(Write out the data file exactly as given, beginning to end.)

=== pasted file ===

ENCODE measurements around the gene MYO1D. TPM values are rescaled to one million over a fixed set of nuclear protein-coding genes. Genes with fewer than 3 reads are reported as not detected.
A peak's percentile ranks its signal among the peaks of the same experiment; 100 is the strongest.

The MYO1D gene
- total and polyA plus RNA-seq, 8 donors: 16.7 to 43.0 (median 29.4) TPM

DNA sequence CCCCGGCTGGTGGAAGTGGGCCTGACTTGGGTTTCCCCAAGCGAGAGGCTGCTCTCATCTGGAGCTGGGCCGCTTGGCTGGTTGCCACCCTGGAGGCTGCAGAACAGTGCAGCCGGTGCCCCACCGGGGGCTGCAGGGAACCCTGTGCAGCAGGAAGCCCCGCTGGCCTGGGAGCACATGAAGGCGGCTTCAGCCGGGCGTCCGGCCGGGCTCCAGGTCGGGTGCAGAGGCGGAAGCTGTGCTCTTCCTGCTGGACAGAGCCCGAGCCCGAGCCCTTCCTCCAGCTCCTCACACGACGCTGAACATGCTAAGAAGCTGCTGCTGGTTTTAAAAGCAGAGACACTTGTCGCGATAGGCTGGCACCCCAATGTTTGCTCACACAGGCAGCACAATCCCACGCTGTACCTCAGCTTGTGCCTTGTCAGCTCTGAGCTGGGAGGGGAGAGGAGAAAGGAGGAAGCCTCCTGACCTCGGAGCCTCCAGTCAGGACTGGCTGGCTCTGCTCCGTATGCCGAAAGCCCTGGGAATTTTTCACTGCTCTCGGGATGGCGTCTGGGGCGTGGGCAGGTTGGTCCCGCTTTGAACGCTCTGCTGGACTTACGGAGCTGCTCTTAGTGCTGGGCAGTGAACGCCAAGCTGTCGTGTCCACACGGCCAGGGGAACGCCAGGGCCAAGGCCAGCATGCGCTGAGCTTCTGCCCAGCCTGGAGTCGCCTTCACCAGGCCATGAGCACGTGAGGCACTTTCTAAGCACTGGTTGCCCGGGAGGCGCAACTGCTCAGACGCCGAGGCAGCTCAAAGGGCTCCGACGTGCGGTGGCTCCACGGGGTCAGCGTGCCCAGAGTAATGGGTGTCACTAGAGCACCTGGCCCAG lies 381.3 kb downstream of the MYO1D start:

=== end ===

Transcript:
ENCODE measurements around the gene MYO1D. TPM values are rescaled to one million over a fixed set of nuclear protein-coding genes. Genes with fewer than 3 reads are reported as not detected.
A peak's percentile ranks its signal among the peaks of the same experiment; 100 is the strongest.

The MYO1D gene
- total and polyA plus RNA-seq, 8 donors: 16.7 to 43.0 (median 29.4) TPM

DNA sequence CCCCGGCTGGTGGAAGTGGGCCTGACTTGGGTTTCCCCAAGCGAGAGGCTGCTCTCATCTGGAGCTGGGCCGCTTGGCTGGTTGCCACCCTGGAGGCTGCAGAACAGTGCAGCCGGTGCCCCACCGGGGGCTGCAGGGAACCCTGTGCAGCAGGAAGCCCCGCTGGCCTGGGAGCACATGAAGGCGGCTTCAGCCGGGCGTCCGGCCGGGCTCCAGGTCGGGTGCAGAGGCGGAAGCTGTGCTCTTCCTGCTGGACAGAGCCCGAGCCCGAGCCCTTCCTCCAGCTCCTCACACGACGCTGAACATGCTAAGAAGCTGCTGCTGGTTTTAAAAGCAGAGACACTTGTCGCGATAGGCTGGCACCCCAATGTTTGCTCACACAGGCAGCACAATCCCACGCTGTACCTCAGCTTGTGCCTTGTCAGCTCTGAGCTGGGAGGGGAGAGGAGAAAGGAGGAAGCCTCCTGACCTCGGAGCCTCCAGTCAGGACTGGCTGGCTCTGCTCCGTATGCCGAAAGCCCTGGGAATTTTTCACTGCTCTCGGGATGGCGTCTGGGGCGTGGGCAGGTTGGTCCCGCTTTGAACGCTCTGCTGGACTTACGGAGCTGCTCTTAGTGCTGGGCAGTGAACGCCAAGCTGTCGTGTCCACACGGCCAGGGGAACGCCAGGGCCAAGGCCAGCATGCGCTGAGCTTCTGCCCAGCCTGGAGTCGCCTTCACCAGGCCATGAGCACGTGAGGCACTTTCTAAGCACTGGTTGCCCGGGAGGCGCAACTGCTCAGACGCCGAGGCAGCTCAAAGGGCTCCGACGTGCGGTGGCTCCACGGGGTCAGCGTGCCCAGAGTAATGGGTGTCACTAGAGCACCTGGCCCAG lies 381.3 kb downstream of the MYO1D start: